Michael, all due respect to you, but I think you are being incredibly harsh on this car.  My wife and I chose this car (in Grand Touring form) over about a dozen direct competitors.  I defy you to find a 3 row SUV that has as much size/room, drives as well and performs as well for the same money.  The Lambdas are nice but don’t match up in the ride/handling department, and every new one I tested had some interior bit rattling ot falling off.  The Enclave is about the only one that could best the CX9 (and was the runner up for us), but with a loaded CX9 at $41k and an Enclave equipped more-or-less similarly pushing the high $40’s, the cost premium just wasn’t worth it.  The BMW X5 drove better but had less room and a joke of a 3rd row.  The XC90 is totally outclassed by the CX9 in 3.2l I6 form, and loses big on value-for-money in V8 form.  The MDX is probably the closest match, in my view, with good handling and a stout engine, but is let down by awkward seating options (like only being able to fold the rear seat from one side of the car).  The Benz ML and GL score poorly on value for money and simply scare the bejeezus out of me from a reliability standpoint.  The Highlander is too small, the Pilot too truck-like and cheap feeling.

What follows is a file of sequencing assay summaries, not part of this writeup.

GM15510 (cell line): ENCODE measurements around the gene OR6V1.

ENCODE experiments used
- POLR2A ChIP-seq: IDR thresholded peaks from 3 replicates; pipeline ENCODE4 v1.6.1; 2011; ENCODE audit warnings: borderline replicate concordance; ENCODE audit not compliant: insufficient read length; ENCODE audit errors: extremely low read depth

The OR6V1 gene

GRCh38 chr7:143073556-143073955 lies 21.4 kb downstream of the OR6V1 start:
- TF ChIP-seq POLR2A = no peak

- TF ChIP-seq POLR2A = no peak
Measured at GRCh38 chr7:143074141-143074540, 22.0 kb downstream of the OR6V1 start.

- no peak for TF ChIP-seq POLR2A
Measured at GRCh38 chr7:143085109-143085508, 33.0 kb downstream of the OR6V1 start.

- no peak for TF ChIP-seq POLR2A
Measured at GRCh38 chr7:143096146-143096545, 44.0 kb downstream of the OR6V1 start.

The Flex was something I had interest in but this was pre-Ecoboost availability and Ford was not discounting the Flex.  With Ecoboost the Flex still commands a premium that may be close enough to justify the extra cost, but then you also lose a little ground clearance (important for those of us in states like Colorado who see heavy snow or who venture into less than ideal dirt roads).
    In short, while I understand personal preference often factors in, the CX9 is, at worst, a top 3 contender in its market.

    • 0 avatar

      I can’t disagree with anything you’ve said. I admit to being overly critical of the CX-9 in the review, and to comparing it to the car I want, which doesn’t exist. But should.

    • 0 avatar
      Dragophire

      Larry it seems that we have had similar buying experiences.  I have tested at least as many competitors as you have and came the same conclusions. Also with me the MDX and Flex were next up on my list. The Enclave transmission didnt seem to want to shift.  The Highlander too small and Pilot to truck like. Mike you stated that this performed and handled better than anything in its class and i couldnt agree more. I have averaged about 19mpg overall and I drive pretty hard most of the time.

    • 0 avatar
      Ronman

      Michael. i understand your criticism, i love the CX9, and cant help but acknowledge that the Traverse is a worthy competitor. but forgetting the price, the Q7 should be the car for you no? as it takes everything a 7 seater Crossover to the next level on every level… or would you have to send the Au Pair home to afford it?

  • avatar

    Don’t dis on the headlight aimer.  This is pretty common on cars in Europe, in order to adjust for the very sharp e code lights.